Fava beans (also known as broad beans) are the king of all beans; their flavor is smoother, sweeter and richer than most other beans. And while they're growing in popularity, they still haven't become a staple spring-time ingredient in many kitchens.
Our suspicion is that it's because fava beans are a chore to peel -- and to some, it's a bit of a mystery figuring out how to get the actual bean out of the pod.
Fava beans, when in their pods, look like an overgrown sweet pea. You'll want green pods -- and don't go for the ones that are bulging, which means they're older and might have a slightly bitter taste. Also, fava beans have to be peeled twice, which means you'll have to buy a lot more beans than you might think. One pound of un-peeled beans will give you roughly 1/3 cup of favas.
- First, remove the beans from the pods (much like you would when shelling peas) by running a finger up the seam of the pod, splitting it open and removing the beans. There are about 4 to 5 beans per pod.
- At this point you'll notice that the bean has a thick white-ish skin around it which also needs to be peeled off. (Some people say that you can cook and eat the bean with the skin on, as long as it's really cooked through. Others feel that this takes away from the delicate flavor of the bean. Overall, it's more common to peel the second skin.)
- To remove the second skin, there are two different methods. The first is to make a small slit with a knife along the edge of the bean to pop the bean out of its skin.
- The alternate, and more popular, method is to put the fava beans in boiling salted water to blanch for 30 seconds. Remove the beans from the boiling water and submerge them in ice cold water to stop the cooking process. This step softens the second skin, making it easier to remove.
- With your fingers, squeeze the bean out from its skin.
- Now, you can use the beans as directed in any recipe of your choice.
*This delicious dish is a great way to dive into the fava for all our beginners out there!
- 1 1⁄2 lbs. shelled fresh favas (4–5 cups) from 5–6 lbs.
- unshelled favas
- 4–6 tbsp. fruity extra-virgin olive oil
- Freshly ground black pepper
- 1⁄2 tsp. fresh lemon juice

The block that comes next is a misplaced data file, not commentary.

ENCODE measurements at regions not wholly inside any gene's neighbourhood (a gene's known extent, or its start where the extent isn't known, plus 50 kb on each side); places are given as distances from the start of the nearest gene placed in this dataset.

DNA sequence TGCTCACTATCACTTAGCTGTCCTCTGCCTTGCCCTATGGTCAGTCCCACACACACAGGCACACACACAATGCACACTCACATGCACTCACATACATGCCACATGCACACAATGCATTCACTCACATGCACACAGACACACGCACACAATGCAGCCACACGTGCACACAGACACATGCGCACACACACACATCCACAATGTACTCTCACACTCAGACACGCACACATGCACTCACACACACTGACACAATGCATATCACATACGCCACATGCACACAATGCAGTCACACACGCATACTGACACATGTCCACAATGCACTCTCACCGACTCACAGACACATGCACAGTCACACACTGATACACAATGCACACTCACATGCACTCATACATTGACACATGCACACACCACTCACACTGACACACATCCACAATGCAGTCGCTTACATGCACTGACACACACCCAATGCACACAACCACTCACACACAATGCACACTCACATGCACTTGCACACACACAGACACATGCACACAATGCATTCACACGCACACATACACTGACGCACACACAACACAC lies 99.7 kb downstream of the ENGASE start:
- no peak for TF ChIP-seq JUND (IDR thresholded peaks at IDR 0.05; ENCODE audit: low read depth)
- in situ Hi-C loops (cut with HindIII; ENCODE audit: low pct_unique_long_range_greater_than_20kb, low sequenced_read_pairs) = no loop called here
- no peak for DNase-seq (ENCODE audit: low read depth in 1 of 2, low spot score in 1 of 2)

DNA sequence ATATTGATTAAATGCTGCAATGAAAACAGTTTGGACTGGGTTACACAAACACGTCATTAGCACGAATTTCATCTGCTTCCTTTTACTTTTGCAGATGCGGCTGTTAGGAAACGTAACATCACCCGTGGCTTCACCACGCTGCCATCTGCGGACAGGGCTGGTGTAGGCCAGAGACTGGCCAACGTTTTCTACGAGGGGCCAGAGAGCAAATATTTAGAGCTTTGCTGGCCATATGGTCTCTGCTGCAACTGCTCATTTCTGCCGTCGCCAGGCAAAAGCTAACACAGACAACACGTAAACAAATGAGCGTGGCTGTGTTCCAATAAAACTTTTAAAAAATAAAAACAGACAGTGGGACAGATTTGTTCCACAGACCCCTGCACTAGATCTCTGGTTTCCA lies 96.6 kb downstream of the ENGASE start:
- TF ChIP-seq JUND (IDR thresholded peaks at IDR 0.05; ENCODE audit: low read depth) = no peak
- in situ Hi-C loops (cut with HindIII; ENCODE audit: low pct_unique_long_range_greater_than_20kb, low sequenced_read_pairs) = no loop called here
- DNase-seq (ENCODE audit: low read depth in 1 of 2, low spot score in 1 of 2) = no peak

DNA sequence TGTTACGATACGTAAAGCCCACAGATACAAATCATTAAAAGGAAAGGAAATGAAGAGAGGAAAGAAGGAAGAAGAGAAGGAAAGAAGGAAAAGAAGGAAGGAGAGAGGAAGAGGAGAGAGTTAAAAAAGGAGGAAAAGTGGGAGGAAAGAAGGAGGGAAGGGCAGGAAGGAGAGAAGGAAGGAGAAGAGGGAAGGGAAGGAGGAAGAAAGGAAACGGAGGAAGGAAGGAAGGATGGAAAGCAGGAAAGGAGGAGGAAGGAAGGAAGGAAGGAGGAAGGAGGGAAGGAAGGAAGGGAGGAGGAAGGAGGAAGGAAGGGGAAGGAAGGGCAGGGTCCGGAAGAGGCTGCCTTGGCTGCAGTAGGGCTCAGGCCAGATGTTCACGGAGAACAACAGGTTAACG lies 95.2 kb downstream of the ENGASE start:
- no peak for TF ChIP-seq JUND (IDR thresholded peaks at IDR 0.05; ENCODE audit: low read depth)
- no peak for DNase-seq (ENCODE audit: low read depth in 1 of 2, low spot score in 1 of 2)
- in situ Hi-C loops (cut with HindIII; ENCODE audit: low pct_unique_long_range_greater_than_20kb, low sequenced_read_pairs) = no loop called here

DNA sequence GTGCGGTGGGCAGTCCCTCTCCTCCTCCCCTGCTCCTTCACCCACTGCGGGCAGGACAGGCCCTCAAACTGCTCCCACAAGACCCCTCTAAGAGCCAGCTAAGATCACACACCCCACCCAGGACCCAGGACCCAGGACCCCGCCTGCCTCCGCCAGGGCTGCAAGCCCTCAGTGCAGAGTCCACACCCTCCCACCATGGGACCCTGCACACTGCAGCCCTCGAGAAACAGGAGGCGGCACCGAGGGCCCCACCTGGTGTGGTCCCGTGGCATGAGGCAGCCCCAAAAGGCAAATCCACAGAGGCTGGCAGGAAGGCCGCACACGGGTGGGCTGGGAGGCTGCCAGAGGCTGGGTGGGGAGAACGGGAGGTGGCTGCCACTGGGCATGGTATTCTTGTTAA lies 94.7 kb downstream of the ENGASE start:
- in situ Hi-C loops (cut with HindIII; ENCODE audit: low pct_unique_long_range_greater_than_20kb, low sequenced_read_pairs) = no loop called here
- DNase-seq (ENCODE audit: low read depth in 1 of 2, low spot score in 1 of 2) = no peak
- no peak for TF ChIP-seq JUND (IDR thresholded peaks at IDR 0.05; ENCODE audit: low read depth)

- 15–20 thin slices crisp, toasted baguette (optional)
- 8–10 leaves fresh mint, sliced into thin ribbons
- 15–20 shavings pecorino (optional)
1. Bring a medium pot of salted water to a boil over high heat. Add favas and cook until bright green, 1–2 minutes. Drain favas, rinse under cold running water, and drain again. Peel favas and discard skins.
2. Heat 4 tbsp. of the oil in a medium saucepan over medium-low heat. Add favas and a pinch each of salt and pepper. Cook, stirring often and adding a little water to keep beans moist, if necessary, until favas are tender, about 5 minutes.
3. Purée favas in a food processor until smooth. Transfer to a bowl and season to taste with lemon juice, salt, and pepper.
4. To serve fava purée on toasted baguette slices, brush toasts with remaining olive oil, then spread with some purée. Garnish fava purée with mint and/or pecorino, if you like.
Grilled Whole Favas
SERVES 6 – 8
Choose tender, bright green pods with beans that feel fresh and pliable through the pod skin.
- 2 lbs. rinsed and dried whole fava pods
- 2–3 tbsp. extra-virgin olive oil
1. Prepare a charcoal grill. Meanwhile, toss fava pods with oil in a large bowl. Season to taste with salt and toss again.
2. Grill favas in a single layer over hot coals. They should sizzle and may smoke a bit, but don't let them flare up. Grill until bold black blisters appear on the grill side, 3–4 minutes, then turn them over and grill 2–4 minutes more.
3. Pile favas onto a platter and let cool for a few minutes.
4. To eat, pry open pods, pop out beans, pinch off tip of wrinkled skin with your fingernail, and squeeze out tender, fragrant fava. Lick your oily, salty fingertips; it's part of the dish. Serve with radishes, sheep's milk cheese, and slices of salami or prosciutto, if you like.